Inflation – What Does It Look Like?

Robert Eisenbeis, Ph.D.
Mon Nov 15, 2021

To many, inflation means a steady and continuous increase in prices. That is, we would expect to see a series of price increases in a sufficient number of goods and services that would serve to push up the measured price level consistently, month after month. For example, the PCE, the FOMC’s favored inflation measure, for the months of June–September shows the following increases:

Cumberland Advisors Market Commentary - Inflation - What Does It Look Like by Robert Eisenbeis, Ph.D. Chart01
Does this number characterize what is actually happening in the underlying data and what is being represented in the popular press or news media? Examination of the data that are input to the Bureau of Economic Analysis’s PCE price index shows little consistency in recent months in term of the pattern of component price increases and decreases. Below is a deeper dive into those data.
Cumberland Advisors Market Commentary - Inflation - What Does It Look Like
The Federal Reserve Bank of Dallas publishes its Trimmed Mean PCE inflation index each month with a lag. As part of that effort, it also provides the detailed changes in the prices of 177 categories of goods and services that make up the BEA’s PCE and are also used in the Bank’s Trimmed Mean. The Dallas methodology ranks the components according to their monthly increases and decreases and then uses an algorithm to throw out what are regarded as extreme and more noisy price movements. The first thing to note is that the number of components discarded, as well as those actually used to compute the trimmed mean, is quite variable from month to month, suggesting the lack of a sustained and consistent path for the individual components. The following table shows the number of components with the largest price declines that were rejected, the number of components in the actual Trimmed Mean PCE index, and the number of components with the largest price increases that were rejected. We can see that there were fewer components with price increases that were rejected in September than was the case in previous months but also more components with negative price movements that were rejected and a significant decline in the number of components included in the Trimmed Mean index.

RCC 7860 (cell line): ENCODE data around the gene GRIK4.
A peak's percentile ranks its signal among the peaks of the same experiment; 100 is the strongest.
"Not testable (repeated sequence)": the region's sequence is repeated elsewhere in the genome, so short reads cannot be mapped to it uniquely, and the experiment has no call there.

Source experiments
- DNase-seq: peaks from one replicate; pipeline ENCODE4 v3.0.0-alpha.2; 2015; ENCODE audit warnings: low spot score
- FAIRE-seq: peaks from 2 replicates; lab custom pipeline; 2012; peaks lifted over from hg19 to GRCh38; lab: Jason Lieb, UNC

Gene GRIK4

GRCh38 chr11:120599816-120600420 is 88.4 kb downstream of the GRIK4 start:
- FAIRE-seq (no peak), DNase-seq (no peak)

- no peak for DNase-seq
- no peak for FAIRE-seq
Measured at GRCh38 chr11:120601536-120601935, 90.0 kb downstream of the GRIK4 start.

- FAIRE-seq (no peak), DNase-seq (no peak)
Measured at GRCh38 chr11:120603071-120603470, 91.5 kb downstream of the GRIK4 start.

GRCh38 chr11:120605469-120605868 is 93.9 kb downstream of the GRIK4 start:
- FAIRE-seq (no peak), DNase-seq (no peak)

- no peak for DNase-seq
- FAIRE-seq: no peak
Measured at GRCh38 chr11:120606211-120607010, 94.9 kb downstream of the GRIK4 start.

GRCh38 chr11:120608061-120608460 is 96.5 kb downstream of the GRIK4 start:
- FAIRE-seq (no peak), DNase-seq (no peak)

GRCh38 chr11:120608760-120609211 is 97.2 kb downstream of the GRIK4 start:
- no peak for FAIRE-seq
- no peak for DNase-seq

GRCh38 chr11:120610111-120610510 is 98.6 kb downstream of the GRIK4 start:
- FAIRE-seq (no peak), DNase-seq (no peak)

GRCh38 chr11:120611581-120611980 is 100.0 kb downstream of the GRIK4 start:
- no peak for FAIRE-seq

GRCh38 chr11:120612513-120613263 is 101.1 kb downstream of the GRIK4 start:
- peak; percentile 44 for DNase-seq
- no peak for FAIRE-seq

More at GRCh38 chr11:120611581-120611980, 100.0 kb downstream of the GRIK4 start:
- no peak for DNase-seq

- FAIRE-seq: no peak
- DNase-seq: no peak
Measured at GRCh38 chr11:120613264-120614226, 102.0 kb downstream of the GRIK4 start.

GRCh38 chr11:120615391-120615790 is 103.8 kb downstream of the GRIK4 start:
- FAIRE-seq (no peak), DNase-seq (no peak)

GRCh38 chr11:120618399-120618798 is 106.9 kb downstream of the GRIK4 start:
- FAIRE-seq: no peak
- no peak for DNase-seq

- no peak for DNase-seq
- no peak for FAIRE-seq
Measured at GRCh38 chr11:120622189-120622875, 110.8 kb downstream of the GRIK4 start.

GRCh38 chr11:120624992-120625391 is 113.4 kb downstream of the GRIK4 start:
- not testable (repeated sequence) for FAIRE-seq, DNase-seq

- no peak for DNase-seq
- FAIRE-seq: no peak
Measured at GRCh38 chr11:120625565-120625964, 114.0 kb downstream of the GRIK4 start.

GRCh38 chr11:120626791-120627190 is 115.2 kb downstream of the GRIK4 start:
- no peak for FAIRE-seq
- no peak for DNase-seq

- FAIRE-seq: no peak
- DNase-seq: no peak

Cumberland Advisors Market Commentary - Inflation - What Does It Look Like by Robert Eisenbeis, Ph.D. Chart02
This picture suggests that there is a lot of variability in price movements from month to month. The key questions are, how consistent have the price increases been from month to month, and how large have some of the price increases been among the rejected components?
One would think that in the case of those goods and services with high price increases that were eliminated from the Trimmed Mean for September, there would be a consistent pattern across the previous three months. However, of the 58 items excluded from the index with high prices in September, only 11 experienced price increases in all four months (June–Sept). Interestingly, these price increases were concentrated in just three categories – autos (3), food (3), and fuels (3); the remainder were for unrelated products and services. Furthermore, 18 components with large price increases in September actually had significant price declines in August and had been excluded from the August Trimmed Mean because of those large price declines.
On the other end of the spectrum, the component with the largest price decline was Air Transportation, which declined 71.5% on a year-over-year basis but in the previous three months had experienced increases of 92.4% in June, 139.3% in July, and 90.9% in August. Similar patterns can be observed in other components, with price declines that had been omitted from the Trimmed Mean.
While it may seem that the discussion has focused on the Trimmed Mean, this is not the case.  The BEA data accessed through the FRB Dallas provides a convenient window to examine price dynamics that are behind the PCE. When we look at the detail, it is not the case that there is a consistent pattern month over month in the price movements across specific components. Just because the PCE index has shown inflation persisting at more than 4% for the past four months, it does not follow that we can conclude that all prices are moving in lockstep or even in the same direction from month to month. It is partly for this reason that it has been possible for the FOMC to infer that inflation is “transitory”; but just as it is possible to get lost in the detail, it is also important to pay attention to the aggregates. One conclusion we might draw from looking at the detail is that throwing out components from the PCE index can also throw out important information on inflation dynamics that may be driving PCE inflation. In particular, it would be especially interesting to know from an historical perspective if specific components of the PCE can provide leading indicators of where inflation may be going. As of right now, we don’t have the answer to that question, and it is important to recognize that even if such leading indicators based upon the past might exist, this does not mean that they will help us predict where inflation may be going as we exit the pandemic.
Robert Eisenbeis, Ph.D.
Vice Chairman & Chief Monetary Economist
Email | Bio

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